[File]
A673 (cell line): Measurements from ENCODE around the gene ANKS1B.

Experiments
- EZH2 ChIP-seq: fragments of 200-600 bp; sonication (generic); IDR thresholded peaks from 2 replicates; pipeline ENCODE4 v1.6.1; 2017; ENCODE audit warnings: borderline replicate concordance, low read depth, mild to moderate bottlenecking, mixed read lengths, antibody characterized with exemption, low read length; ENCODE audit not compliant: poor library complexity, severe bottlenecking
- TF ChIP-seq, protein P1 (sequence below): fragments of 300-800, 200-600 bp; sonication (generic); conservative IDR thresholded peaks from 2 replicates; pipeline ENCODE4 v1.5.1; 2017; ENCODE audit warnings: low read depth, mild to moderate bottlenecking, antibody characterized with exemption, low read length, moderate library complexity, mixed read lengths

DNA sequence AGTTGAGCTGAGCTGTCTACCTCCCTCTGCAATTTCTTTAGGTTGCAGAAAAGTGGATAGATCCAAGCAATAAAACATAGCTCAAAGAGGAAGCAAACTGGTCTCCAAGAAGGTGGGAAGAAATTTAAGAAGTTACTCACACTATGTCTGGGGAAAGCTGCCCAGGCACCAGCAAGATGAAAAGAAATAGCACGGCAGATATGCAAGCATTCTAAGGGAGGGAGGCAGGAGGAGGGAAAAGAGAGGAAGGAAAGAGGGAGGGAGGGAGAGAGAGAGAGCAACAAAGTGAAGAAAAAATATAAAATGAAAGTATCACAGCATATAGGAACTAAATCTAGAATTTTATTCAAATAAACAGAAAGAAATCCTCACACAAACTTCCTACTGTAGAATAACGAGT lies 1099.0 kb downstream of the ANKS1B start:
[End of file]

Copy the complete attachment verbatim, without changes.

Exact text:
A673 (cell line): Measurements from ENCODE around the gene ANKS1B.

Experiments
- EZH2 ChIP-seq: fragments of 200-600 bp; sonication (generic); IDR thresholded peaks from 2 replicates; pipeline ENCODE4 v1.6.1; 2017; ENCODE audit warnings: borderline replicate concordance, low read depth, mild to moderate bottlenecking, mixed read lengths, antibody characterized with exemption, low read length; ENCODE audit not compliant: poor library complexity, severe bottlenecking
- TF ChIP-seq, protein P1 (sequence below): fragments of 300-800, 200-600 bp; sonication (generic); conservative IDR thresholded peaks from 2 replicates; pipeline ENCODE4 v1.5.1; 2017; ENCODE audit warnings: low read depth, mild to moderate bottlenecking, antibody characterized with exemption, low read length, moderate library complexity, mixed read lengths

DNA sequence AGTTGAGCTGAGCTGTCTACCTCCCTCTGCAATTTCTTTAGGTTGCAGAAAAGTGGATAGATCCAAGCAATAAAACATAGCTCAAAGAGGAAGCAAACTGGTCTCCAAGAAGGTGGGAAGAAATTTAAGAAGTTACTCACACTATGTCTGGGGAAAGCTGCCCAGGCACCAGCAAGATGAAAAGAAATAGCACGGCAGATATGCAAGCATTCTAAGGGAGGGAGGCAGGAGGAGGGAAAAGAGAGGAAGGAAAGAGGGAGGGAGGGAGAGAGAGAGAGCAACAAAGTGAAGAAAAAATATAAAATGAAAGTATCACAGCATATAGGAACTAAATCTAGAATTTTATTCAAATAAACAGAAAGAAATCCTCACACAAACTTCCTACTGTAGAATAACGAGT lies 1099.0 kb downstream of the ANKS1B start: